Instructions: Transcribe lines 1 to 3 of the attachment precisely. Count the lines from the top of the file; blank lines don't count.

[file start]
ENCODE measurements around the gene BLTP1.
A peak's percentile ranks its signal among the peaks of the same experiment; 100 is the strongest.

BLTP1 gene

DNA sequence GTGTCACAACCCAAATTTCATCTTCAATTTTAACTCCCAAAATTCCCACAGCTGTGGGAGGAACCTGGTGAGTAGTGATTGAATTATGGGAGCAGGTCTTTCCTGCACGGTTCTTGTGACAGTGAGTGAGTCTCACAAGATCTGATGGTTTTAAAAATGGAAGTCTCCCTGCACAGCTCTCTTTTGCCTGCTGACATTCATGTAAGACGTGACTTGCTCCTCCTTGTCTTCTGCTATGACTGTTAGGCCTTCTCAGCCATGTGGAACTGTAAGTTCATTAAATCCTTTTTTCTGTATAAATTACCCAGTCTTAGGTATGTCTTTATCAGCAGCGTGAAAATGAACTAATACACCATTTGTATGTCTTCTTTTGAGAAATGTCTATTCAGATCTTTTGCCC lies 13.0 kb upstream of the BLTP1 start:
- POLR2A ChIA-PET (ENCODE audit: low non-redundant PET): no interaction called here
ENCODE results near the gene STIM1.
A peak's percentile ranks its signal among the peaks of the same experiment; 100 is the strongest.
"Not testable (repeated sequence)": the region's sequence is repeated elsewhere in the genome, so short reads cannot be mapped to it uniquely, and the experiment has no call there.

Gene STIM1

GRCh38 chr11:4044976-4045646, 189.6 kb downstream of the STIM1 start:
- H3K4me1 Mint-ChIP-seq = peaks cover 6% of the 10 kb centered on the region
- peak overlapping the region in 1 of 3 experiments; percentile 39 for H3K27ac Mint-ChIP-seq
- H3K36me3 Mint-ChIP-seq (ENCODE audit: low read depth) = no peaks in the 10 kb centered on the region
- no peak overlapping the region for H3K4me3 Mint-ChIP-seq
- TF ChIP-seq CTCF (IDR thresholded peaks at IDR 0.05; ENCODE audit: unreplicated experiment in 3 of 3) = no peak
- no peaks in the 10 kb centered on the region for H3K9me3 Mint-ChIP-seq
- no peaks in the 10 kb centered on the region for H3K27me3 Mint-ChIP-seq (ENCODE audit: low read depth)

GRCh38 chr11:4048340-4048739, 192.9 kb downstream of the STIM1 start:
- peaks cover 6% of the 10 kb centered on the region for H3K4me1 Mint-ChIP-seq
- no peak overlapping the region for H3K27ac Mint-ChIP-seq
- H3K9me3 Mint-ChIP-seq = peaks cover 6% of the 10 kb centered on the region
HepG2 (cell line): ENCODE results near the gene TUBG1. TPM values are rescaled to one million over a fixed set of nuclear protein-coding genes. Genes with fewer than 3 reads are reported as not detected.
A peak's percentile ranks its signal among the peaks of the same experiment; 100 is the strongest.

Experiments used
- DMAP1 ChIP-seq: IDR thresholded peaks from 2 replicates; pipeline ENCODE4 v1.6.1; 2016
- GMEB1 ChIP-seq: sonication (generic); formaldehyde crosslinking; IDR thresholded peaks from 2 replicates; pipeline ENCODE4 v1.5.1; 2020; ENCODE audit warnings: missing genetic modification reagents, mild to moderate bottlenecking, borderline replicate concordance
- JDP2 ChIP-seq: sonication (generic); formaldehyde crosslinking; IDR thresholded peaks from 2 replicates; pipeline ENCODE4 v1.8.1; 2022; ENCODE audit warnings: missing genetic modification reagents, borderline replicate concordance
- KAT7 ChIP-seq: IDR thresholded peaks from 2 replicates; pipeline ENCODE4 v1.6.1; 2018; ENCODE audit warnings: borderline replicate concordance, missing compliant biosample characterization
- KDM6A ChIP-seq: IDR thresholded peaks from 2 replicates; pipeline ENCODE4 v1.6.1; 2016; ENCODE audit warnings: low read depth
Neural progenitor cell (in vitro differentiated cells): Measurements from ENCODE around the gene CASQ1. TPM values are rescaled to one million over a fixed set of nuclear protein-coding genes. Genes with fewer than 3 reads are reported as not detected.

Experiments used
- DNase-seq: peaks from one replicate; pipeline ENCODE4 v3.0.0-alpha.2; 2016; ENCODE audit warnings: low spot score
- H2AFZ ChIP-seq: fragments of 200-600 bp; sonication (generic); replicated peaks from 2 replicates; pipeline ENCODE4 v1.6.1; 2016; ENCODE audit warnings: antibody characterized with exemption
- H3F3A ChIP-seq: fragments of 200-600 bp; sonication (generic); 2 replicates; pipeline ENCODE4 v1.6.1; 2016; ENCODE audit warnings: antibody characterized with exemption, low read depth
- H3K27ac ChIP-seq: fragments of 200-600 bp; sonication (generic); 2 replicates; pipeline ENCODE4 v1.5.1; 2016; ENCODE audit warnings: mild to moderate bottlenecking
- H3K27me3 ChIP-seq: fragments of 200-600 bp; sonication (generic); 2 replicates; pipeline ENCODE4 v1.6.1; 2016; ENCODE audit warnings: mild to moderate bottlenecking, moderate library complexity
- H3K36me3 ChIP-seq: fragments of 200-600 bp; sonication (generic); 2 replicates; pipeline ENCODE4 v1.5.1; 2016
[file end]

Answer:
ENCODE measurements around the gene BLTP1.
A peak's percentile ranks its signal among the peaks of the same experiment; 100 is the strongest.

BLTP1 gene